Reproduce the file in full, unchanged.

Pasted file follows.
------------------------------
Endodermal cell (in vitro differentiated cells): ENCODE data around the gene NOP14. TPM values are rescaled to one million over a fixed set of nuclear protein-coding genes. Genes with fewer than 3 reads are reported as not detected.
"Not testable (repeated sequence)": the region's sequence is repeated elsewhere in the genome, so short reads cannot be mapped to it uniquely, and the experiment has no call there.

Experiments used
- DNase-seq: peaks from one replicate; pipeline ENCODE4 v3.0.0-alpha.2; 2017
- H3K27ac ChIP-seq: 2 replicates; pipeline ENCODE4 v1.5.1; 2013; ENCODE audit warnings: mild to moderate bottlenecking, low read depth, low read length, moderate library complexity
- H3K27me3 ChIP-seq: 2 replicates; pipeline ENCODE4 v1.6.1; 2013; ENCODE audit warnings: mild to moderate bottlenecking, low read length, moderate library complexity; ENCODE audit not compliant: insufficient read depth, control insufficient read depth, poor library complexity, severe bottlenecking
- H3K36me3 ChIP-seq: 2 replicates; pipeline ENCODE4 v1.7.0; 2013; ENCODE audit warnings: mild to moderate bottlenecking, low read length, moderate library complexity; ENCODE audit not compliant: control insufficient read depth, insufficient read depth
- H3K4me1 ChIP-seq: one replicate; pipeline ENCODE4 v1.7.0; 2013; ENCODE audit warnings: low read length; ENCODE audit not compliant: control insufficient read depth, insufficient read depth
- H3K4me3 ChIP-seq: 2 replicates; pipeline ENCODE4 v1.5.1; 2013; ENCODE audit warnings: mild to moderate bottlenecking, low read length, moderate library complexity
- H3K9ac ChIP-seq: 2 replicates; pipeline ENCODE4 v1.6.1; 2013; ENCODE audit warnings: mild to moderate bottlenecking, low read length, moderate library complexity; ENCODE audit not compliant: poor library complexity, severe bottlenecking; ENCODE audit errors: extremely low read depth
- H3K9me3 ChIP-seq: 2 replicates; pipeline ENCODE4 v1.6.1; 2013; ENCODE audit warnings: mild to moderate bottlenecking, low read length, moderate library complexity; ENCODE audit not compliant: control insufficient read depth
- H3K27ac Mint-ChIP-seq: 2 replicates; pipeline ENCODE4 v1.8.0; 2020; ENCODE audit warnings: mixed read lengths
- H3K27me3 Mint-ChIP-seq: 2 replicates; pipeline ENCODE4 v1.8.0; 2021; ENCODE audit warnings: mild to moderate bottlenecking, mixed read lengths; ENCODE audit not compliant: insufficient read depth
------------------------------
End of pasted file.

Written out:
Endodermal cell (in vitro differentiated cells): ENCODE data around the gene NOP14. TPM values are rescaled to one million over a fixed set of nuclear protein-coding genes. Genes with fewer than 3 reads are reported as not detected.
"Not testable (repeated sequence)": the region's sequence is repeated elsewhere in the genome, so short reads cannot be mapped to it uniquely, and the experiment has no call there.

Experiments used
- DNase-seq: peaks from one replicate; pipeline ENCODE4 v3.0.0-alpha.2; 2017
- H3K27ac ChIP-seq: 2 replicates; pipeline ENCODE4 v1.5.1; 2013; ENCODE audit warnings: mild to moderate bottlenecking, low read depth, low read length, moderate library complexity
- H3K27me3 ChIP-seq: 2 replicates; pipeline ENCODE4 v1.6.1; 2013; ENCODE audit warnings: mild to moderate bottlenecking, low read length, moderate library complexity; ENCODE audit not compliant: insufficient read depth, control insufficient read depth, poor library complexity, severe bottlenecking
- H3K36me3 ChIP-seq: 2 replicates; pipeline ENCODE4 v1.7.0; 2013; ENCODE audit warnings: mild to moderate bottlenecking, low read length, moderate library complexity; ENCODE audit not compliant: control insufficient read depth, insufficient read depth
- H3K4me1 ChIP-seq: one replicate; pipeline ENCODE4 v1.7.0; 2013; ENCODE audit warnings: low read length; ENCODE audit not compliant: control insufficient read depth, insufficient read depth
- H3K4me3 ChIP-seq: 2 replicates; pipeline ENCODE4 v1.5.1; 2013; ENCODE audit warnings: mild to moderate bottlenecking, low read length, moderate library complexity
- H3K9ac ChIP-seq: 2 replicates; pipeline ENCODE4 v1.6.1; 2013; ENCODE audit warnings: mild to moderate bottlenecking, low read length, moderate library complexity; ENCODE audit not compliant: poor library complexity, severe bottlenecking; ENCODE audit errors: extremely low read depth
- H3K9me3 ChIP-seq: 2 replicates; pipeline ENCODE4 v1.6.1; 2013; ENCODE audit warnings: mild to moderate bottlenecking, low read length, moderate library complexity; ENCODE audit not compliant: control insufficient read depth
- H3K27ac Mint-ChIP-seq: 2 replicates; pipeline ENCODE4 v1.8.0; 2020; ENCODE audit warnings: mixed read lengths
- H3K27me3 Mint-ChIP-seq: 2 replicates; pipeline ENCODE4 v1.8.0; 2021; ENCODE audit warnings: mild to moderate bottlenecking, mixed read lengths; ENCODE audit not compliant: insufficient read depth